And Manchild takes me through one of his imagination games. “Pokemon Fun” or something. The past few nights we’ve made our way across the country from North Carolina to Hawaii, employing the powers of various wild animals. We dove into the lava flow in a special ship. We created a special filter and saved all the monk seals. Tonight, we flew in a special Pokeball all the way to ancient Egypt. I was a scarab beetle. I flew on the outside.

After school, we stay and play on the playground if the weather is good. At dinner, I read to them while they finish their food. And during the day, when Little Miss and I are out for a run or running errands, we’ll stop and watch the ducks at the pond or swing on the swings.


I’m new to this. It feels a little weird. I’m not used to sitting still or sitting back. It’s a bit disorienting to not have a list of a million things to do before the end of the day. But then again. Weird is good. Disorienting is . . . reorienting. And slow is a welcome change of pace.

Right Here Waiting

I didn’t know when I started the month of sisterhood that my own sister would be leaving New York at the end of it. (Actually, she flies out tomorrow, but close enough.)
Abby has been a life saver and a safety valve for us for the past 4 years. It’s been a blessing to know she’s only a hour away—that she can come watch our kids, that she’ll be here for birthdays, and even there to sit by on late night flights back home to Utah.

She was there twenty minutes after Little Miss was born to take the boys off our hands for the day. And then showed up regularly thereafter, through the phases and stages where Little Miss was first indifferent toward her, then terrified of her, and finally to the stage we’re in now, where we’ll hear, out of the blue, “I love Abby, too.”

Over the past month, since she told me it would be her last month as a New Yorker, I’ve wondered how we would survive without her. Who could we call on to watch our kids for free while we stayed out late? Who would our kids jump up and down and get all excited about when they heard the buzzer buzz? Who would be our constant, our connection to our families?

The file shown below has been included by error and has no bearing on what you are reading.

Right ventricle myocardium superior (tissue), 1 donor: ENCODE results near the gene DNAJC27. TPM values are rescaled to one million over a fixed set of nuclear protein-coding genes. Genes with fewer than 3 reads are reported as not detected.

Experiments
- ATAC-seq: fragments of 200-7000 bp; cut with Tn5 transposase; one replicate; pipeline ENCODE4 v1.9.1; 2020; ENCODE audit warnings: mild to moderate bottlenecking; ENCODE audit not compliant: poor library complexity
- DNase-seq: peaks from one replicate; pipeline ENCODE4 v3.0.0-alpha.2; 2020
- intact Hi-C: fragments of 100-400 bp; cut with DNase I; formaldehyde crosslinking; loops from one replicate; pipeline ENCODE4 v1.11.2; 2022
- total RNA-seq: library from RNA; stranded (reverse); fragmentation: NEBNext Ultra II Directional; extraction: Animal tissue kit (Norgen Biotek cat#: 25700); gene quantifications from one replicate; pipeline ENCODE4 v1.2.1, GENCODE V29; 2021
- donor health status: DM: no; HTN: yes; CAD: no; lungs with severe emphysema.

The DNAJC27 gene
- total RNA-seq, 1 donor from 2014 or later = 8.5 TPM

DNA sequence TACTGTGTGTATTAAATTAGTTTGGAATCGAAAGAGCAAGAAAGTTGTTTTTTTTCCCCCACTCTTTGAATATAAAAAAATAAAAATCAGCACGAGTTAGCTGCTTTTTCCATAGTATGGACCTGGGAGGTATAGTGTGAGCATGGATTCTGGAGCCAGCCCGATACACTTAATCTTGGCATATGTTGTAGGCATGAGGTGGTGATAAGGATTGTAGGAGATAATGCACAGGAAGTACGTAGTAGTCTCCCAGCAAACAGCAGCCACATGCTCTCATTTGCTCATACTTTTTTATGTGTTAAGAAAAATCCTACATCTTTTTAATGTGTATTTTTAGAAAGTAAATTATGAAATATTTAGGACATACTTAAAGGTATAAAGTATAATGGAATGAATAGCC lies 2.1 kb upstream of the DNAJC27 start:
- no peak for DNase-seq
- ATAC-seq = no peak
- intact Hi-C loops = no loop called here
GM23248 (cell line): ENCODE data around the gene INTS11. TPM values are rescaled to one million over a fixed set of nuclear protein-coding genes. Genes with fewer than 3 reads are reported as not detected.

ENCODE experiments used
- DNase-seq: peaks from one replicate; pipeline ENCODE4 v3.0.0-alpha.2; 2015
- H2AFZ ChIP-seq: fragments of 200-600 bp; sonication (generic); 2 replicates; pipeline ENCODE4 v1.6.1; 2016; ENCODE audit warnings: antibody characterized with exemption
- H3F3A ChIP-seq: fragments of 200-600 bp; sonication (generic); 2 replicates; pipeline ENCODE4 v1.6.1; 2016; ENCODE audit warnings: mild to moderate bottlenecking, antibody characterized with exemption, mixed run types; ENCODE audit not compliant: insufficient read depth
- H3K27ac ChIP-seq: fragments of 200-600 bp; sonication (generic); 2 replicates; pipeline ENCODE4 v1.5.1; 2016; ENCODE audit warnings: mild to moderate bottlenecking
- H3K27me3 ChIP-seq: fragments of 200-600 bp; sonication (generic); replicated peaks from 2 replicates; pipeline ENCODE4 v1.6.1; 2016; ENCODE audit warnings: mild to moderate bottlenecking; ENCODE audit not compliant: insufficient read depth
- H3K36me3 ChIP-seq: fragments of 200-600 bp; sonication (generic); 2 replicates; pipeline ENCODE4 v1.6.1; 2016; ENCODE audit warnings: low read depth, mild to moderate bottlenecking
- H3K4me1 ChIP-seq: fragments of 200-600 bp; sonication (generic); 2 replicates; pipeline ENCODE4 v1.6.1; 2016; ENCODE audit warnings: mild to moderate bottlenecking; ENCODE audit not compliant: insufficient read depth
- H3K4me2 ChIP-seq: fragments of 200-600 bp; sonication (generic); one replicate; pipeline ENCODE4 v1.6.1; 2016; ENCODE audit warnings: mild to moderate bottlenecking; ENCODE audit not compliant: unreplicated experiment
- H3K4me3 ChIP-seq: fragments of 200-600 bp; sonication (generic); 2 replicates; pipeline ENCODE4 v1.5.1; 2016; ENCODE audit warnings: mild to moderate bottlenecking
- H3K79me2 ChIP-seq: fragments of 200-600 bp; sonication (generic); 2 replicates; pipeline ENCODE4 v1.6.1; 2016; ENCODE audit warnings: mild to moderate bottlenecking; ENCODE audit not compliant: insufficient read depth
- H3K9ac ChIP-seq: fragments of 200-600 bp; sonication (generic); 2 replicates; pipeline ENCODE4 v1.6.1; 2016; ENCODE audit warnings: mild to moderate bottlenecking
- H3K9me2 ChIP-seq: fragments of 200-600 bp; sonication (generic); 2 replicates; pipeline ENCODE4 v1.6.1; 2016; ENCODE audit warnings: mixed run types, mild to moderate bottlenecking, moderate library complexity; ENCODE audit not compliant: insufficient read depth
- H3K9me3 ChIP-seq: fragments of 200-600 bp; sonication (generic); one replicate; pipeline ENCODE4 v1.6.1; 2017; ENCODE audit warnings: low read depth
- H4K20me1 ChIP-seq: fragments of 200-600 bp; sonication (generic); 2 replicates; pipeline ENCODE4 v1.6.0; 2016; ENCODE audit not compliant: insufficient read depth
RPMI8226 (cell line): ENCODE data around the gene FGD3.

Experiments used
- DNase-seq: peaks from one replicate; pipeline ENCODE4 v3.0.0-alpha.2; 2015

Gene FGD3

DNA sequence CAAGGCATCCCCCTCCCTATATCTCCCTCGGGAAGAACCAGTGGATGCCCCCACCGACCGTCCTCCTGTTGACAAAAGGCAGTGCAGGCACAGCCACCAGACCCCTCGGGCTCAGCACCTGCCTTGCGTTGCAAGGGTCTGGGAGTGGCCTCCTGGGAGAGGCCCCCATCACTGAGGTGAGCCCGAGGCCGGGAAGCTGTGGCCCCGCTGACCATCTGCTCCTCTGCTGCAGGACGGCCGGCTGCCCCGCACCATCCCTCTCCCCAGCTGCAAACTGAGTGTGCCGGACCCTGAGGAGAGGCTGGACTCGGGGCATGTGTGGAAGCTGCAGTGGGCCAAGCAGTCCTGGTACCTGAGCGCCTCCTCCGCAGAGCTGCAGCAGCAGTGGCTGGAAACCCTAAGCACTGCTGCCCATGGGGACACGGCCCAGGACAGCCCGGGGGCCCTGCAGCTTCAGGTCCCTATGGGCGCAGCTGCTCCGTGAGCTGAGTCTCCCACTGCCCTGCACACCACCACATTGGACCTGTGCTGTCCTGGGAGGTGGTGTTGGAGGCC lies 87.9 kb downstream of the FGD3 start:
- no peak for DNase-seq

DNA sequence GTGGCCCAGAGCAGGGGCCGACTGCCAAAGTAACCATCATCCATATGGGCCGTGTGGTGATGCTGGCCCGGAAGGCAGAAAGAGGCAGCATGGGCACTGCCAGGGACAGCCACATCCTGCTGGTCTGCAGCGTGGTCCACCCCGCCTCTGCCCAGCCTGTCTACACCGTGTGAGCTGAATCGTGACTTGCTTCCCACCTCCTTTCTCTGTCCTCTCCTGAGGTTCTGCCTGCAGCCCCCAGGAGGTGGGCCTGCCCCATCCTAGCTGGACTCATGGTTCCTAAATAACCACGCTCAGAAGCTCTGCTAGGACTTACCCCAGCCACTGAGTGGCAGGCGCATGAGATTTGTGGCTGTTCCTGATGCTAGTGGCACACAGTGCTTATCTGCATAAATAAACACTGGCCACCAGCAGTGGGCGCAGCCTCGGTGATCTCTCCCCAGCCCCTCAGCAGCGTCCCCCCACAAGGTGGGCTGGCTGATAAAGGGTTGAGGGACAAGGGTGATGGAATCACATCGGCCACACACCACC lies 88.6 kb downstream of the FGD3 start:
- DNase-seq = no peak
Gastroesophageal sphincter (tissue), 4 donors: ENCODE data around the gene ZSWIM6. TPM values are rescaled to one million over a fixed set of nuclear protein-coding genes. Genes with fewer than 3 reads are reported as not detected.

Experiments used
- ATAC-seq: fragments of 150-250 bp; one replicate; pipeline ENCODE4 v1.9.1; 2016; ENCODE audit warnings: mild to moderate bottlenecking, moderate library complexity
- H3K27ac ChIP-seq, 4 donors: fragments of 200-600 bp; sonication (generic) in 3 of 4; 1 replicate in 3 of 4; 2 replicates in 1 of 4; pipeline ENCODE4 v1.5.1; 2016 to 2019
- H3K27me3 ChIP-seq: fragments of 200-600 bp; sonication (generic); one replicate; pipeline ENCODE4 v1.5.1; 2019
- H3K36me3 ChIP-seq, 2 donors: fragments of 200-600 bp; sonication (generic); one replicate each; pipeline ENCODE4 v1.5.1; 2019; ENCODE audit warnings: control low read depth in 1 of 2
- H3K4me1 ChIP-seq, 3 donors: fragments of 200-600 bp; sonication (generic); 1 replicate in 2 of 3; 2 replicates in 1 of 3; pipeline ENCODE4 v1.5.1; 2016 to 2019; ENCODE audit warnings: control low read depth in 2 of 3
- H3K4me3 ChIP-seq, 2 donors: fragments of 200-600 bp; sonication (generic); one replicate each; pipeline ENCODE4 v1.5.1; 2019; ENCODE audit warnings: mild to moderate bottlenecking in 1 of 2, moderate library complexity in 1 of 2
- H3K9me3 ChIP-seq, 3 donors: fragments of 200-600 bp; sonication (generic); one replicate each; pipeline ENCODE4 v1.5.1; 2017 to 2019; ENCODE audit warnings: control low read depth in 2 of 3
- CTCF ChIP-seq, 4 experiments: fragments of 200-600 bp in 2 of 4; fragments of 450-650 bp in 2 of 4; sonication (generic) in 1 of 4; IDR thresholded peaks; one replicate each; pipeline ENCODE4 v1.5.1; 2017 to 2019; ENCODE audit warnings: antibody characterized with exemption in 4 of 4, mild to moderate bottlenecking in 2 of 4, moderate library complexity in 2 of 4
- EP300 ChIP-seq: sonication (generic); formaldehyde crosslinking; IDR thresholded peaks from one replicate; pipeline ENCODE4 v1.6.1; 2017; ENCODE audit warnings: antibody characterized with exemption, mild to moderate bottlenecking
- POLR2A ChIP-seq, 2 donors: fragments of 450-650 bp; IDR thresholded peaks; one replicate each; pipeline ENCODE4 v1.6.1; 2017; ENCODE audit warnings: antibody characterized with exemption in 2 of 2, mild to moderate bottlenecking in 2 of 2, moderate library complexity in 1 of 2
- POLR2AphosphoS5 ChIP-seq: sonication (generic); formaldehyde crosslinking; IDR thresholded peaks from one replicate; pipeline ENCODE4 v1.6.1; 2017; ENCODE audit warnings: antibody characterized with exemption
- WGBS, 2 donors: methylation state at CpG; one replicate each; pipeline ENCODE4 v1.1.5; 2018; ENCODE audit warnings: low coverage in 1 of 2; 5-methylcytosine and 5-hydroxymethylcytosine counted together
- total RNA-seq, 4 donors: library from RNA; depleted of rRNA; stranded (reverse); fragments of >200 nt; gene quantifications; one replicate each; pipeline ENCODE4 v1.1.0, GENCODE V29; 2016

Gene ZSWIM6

And certainly she could see that of all her nieces and nephews, the ones right here in New York were the best. I mean, obviously. Why would she ever want to leave?
But of course it’s not about me. It’s not about my family. And it would be very selfish to trot out my kids and ask her how she could possibly leave those sweet little faces, as much as I wanted to. So I kept my mouth shut and thought instead about the wonderful things that await her on the other side of the country. Palm trees. Warm weather. Beaches for days. Another sister, complete with little family who could probably also use a free babysitter on occasion.

Oh, right. And a new job. New people. New opportunities. New friends. A chance to change the scene and see what she can do.

So tonight we said goodbye. We said good luck. We cried, we hugged, and then we reminded each other that we are still family and we’ll see each other in July.

Unless you change your mind, Abby. We’ll take you back anytime.